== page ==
Time and again during World War II in the Pacific, U.S. forces successfully landed on enemy beaches and fought their way to victory. Images of Marines storming Japanese-held islands dominated newsreel and news paper coverage of those battles. And one image—six Marines raising the flag atop Mount Suribachi on blood-drenched Iwo Jima—became the war's supreme icon.
To anyone who knows anything about the battle for Iwo Jima, the island has an almost sacred aura. Admiral Chester W. Nimitz's tribute—"Uncommon Valor was a Common Virtue"—became the epitaph for the thousands of Marines who fell in one of the most dearly won battles of the war.
Now, 62 years later, The Ghosts of Iwo Jima asks whether that invasion was necessary, whether the generals and admirals who planned it were inspired more by inter-service rivalry than by strategy, and whether horrific Marine casualty figures were deceptively manipulated.
Author Robert Burrell, a Marine captain and former instructor in naval history at the U.S. Naval Academy, preserves the sacred memory of Iwo Jima. He graphically describes the battle for the island, quoting not only from the vast American archives but also drawing from documents describing the strategy of General Tadamichi Kuribayashi, the commander of Iwo Jima's fight-to-the-death defenders. Burrell also shows that official Iwo Jima casualty reports "underestimated American casualties while at the same time exaggerating Japanese losses." The skewed figures gave President Harry S. Truman a false impression that would influence his thinking about the invasion of Japan.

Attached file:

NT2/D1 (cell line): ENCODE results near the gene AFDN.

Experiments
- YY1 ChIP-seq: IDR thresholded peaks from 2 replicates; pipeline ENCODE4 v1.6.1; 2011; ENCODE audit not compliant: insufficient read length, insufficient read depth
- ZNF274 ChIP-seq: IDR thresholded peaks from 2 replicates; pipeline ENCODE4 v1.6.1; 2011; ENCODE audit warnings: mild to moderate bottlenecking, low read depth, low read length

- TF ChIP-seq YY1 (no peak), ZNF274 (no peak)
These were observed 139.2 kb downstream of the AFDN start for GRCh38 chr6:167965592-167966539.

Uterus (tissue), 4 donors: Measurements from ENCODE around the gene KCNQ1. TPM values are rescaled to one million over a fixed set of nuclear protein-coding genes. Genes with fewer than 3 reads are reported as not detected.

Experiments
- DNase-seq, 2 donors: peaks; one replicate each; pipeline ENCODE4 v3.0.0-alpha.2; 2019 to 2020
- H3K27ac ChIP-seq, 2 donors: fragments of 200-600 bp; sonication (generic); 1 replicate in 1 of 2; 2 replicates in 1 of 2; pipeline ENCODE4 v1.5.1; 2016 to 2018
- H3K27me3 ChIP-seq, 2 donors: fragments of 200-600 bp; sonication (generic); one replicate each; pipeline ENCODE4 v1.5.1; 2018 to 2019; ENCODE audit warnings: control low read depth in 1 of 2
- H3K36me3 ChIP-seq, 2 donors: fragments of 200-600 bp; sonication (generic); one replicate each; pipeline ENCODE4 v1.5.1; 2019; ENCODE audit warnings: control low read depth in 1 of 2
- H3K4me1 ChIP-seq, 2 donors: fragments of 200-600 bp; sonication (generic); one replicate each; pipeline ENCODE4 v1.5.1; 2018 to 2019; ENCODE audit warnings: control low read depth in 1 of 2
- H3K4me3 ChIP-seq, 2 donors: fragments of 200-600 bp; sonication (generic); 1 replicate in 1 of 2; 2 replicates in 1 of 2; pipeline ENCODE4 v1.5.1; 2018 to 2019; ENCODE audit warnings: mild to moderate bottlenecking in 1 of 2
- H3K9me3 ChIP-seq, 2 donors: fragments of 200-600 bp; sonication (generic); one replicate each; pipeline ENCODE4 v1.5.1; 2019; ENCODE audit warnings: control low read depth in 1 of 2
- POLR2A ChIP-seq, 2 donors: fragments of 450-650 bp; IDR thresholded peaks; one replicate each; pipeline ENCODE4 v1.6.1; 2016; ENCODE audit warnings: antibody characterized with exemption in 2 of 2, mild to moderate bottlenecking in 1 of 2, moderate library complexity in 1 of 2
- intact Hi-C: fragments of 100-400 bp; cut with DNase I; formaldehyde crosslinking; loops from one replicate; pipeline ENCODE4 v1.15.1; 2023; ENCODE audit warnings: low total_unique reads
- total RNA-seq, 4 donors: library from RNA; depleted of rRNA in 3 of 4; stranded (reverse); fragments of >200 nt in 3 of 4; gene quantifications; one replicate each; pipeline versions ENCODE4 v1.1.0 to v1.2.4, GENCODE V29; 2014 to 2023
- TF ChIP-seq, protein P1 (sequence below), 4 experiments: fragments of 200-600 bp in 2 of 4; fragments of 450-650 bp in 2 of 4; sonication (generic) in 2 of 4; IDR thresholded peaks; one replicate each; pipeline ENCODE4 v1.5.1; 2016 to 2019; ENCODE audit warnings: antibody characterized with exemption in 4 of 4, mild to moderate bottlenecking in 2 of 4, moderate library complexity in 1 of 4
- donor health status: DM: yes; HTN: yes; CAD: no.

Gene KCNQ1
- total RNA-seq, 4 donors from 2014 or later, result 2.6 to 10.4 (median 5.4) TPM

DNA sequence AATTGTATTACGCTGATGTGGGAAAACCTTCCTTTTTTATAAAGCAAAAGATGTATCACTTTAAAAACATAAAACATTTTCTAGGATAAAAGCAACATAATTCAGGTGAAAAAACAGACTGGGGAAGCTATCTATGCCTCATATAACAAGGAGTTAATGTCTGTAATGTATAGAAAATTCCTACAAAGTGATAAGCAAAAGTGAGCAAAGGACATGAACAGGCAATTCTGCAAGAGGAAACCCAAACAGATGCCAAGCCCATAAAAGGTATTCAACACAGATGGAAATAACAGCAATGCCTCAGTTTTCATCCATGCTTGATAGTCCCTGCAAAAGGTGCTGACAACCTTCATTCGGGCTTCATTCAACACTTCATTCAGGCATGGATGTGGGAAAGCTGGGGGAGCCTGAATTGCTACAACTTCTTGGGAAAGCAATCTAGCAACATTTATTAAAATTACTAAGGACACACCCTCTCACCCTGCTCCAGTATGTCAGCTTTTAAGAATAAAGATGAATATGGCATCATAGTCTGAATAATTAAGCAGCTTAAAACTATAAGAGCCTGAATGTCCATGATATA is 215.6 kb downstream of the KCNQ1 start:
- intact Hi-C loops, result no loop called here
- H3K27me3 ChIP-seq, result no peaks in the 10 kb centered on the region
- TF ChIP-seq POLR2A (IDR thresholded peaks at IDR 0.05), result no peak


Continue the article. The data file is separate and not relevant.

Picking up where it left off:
In prose as direct and unadorned as a fitness report, Burrell describes the way high-ranking officers of the Army, Navy, and Army Air Forces scuffled over planning for the Iwo assault. He produces a classic demonstration of the inter-service rivalry that often befogged strategic decisions in the Pacific. Such squabbling has been covered in countless books that look back at the conflicts between Admiral Chester W. Nimitz and General Douglas A. MacArthur. Burrell adds another actor: General Henry H. "Hap" Arnold, whose zealous championing of air power and the B-29 Superfortress dominated his arguments for the Iwo Jima landing.
Arnold said the island needed to be taken to provide a base for fighters that would escort the bombers on their flights to and from Japan. But no fighter base was built. "The Army Air Forces," Burrell says flatly, "did not use Iwo Jima for the purpose that had led to its capture." So, the reason was changed: Iwo Jima was said to be an emergency-landing field for B-29s.